Charitable Giving

Everyone has their own reason for gifting their assets or a portion of their income to charitable organizations. Some find comfort in helping others who are less fortunate, while others simply want to share their good fortune. Many of the institutions of art, sciences and education are supported in large part by those who want to give something back in appreciation for their contributions to the community or the individuals themselves.

Presently, the tax code offers incentives for gifting of one’s assets or incomes. Tax deductions are given for current contributions and, for estate owners, charitable gifts can reduce the size of the estate to help minimize estate taxes.

Often times, an individual will designate a charitable beneficiary in their will to benefit the organization after the individual dies. By using charitable gifting techniques, a donor may be able to benefit the charity while living without having to sacrifice the income that an asset can generate. Understanding how properly structured charitable gifts can provide current benefits for both the donor and the charity could be important for the charitably inclined.

Charitable Remainder Trust

A remainder trust enables the donor to transfer an asset while retaining the right to the income it generates. The asset becomes the “remainder” which is owned by the charity. Remainder trusts, if properly structured, can qualify for a current tax deduction. There are three types of remainder trusts:

Unitrust: An unitrust is when the income the donor receives is based on a percentage of the current fair market valuation of a trust asset. Each year, as the asset is valued, the income is adjusted based on the new valuation.

Annuity Trust: Instead of a percentage of the asset value, the donor is paid a fixed amount annually.

Pooled Income Fund: Donors can pool their donated assets in a fund that is operated by the charitable organization. The donors then receive a proportionate share of income from the fund that is paid throughout their lifetime. Payments can vary each year based on the valuation of the underlying assets in the fund.

Charitable Lead Trust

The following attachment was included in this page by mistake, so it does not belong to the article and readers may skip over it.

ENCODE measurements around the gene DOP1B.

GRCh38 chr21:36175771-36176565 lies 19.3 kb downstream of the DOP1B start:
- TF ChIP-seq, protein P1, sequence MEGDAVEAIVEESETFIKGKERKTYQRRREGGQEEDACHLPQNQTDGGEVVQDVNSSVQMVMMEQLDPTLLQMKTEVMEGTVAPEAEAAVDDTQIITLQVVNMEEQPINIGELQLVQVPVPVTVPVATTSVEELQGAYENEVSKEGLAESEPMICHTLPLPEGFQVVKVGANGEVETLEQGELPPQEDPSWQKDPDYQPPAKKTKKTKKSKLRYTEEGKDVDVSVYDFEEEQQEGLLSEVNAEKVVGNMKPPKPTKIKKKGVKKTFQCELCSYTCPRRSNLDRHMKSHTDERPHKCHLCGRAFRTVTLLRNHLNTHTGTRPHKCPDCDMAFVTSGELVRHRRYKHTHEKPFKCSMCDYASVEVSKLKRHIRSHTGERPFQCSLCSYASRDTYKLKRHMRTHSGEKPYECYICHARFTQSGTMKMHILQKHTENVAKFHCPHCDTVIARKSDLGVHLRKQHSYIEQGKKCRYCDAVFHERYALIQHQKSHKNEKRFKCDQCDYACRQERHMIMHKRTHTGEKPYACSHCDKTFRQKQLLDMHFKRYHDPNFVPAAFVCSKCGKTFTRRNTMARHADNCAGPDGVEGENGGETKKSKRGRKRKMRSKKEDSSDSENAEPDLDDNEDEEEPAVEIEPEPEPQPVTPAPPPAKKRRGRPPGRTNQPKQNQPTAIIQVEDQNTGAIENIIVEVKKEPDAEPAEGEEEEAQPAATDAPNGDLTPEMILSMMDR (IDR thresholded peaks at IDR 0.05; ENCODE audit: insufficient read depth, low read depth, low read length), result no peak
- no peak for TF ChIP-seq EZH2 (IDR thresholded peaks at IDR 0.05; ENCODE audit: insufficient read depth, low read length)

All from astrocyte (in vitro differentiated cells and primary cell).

Also known as an Income Trust this vehicle transfers the income rights to the charitable organization. Generally, the income rights are assigned for a specified period of time after which the remainder passes to the donor.

Charitable planning involves tax issues that should be discussed with a qualified tax or financial professional.

Donor Advised Fund

A donor-advised fund, or DAF, is a special account that allows you to make contributions to that account and be eligible for an immediate tax deduction, and then recommend grants over time to any IRS-qualified public charity. Think of it as an “IRA” for charitable contributions; you receive a tax deduction in the year you make the contribution, but you can make the donation (e.g., “distribution”) many years later.

​Key features related to a DAF:

​Minimize capital gains taxes through contributing appreciated assets held for one year or more.

  • Unlock illiquid assets such as real estate, private equity, and other appreciated assets and investments in support of charitable-giving and estate-planning goals.

  • Receive a same-year tax deduction on contributions to the account with the option of recommending grants to charities over time.

  • Build a legacy of giving by involving family members in grant recommendation decisions.

Individuals, organizations, or businesses can open an account with a minimum of $5,000. After the initial contribution, they may make contributions of $500 or more at a time. Grants as small as $50 can be made to the charitable organization of their choosing. For tax purposes, contribution acknowledgements are mailed for each contribution.